Her comments reminded me that I was reading fewer books as well. Even in my busiest days 30 years ago, when my wife and I were raising children, running two businesses, and working other jobs to try to pay down our debt, I read more than I do now. Because I write reviews for a regional weekly, The Smoky Mountain News, I do read, but I consume those books for work and under a deadline, and not for pleasure.
Since my childhood, reading had brought me a special joy. No—more than a joy. Reading books was my avocation, perhaps even an addiction. Always I’d had a book going, sometimes two or three at the same time, but after my conversation with my friend, I realized this lifelong habit had, in the past year, seemingly vanished. Instead, I now spend several hours a day, off and on, skimming sites on the internet, looking for the latest news about the pandemic, riots and unrest, and the presidential election.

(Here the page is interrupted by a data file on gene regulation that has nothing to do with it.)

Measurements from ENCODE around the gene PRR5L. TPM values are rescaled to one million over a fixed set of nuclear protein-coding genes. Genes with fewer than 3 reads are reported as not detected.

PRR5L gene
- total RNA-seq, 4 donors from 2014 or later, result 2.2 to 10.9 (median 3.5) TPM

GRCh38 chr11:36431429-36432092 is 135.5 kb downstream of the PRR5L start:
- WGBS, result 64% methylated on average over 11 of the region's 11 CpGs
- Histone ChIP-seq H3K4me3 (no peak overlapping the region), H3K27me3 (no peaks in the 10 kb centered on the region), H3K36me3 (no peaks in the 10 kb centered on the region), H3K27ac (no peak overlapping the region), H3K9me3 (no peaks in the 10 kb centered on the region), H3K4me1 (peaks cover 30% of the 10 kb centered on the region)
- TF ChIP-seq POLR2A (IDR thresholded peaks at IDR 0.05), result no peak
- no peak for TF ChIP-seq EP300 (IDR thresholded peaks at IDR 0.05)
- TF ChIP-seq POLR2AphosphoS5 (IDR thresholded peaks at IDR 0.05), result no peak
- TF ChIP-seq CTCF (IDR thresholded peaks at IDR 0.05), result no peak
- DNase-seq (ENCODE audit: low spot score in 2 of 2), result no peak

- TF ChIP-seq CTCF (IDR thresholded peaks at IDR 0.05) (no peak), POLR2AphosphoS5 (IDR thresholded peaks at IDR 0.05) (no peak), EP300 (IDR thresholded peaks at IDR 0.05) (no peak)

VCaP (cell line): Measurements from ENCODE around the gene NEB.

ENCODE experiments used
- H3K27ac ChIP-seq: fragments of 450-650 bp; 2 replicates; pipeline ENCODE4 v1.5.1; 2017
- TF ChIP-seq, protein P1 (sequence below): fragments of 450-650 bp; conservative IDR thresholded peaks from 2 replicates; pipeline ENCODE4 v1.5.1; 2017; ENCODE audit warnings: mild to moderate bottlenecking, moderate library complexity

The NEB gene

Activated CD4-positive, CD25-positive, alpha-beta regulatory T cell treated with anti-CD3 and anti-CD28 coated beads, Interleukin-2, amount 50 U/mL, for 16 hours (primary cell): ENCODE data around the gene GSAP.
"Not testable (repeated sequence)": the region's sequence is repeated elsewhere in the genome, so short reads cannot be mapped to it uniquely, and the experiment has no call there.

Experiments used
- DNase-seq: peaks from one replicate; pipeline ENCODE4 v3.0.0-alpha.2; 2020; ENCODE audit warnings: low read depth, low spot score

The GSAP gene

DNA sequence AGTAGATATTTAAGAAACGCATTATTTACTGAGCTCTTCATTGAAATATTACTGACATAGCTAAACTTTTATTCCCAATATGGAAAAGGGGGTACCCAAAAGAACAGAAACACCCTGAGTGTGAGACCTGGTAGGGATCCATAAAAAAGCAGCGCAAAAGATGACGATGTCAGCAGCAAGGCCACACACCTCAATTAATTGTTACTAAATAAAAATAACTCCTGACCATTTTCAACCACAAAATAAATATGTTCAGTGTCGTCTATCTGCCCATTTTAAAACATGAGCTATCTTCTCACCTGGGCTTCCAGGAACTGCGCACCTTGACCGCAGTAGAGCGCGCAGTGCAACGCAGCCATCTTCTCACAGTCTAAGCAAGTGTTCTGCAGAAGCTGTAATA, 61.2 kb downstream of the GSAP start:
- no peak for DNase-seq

This is absurd.
Time to become a reader of books again.
Part of my problem, which began about 20 years ago, has to do with modern fiction. I’ll still pick up the suspense novels of certain authors, or stories that have to do with bookstores and librarians, or novels by authors I’ve long loved like Anne Tyler, but otherwise, most fiction written nowadays leaves me as cold as today’s snow in my yard. Fantasy, romance novels bordering on pornography, tales from abroad, and stories about murderers or deviants crowd the new arrivals shelves of my local library, and all would be as welcome in my home as … well, as Antifa wanting to make my place an autonomous zone.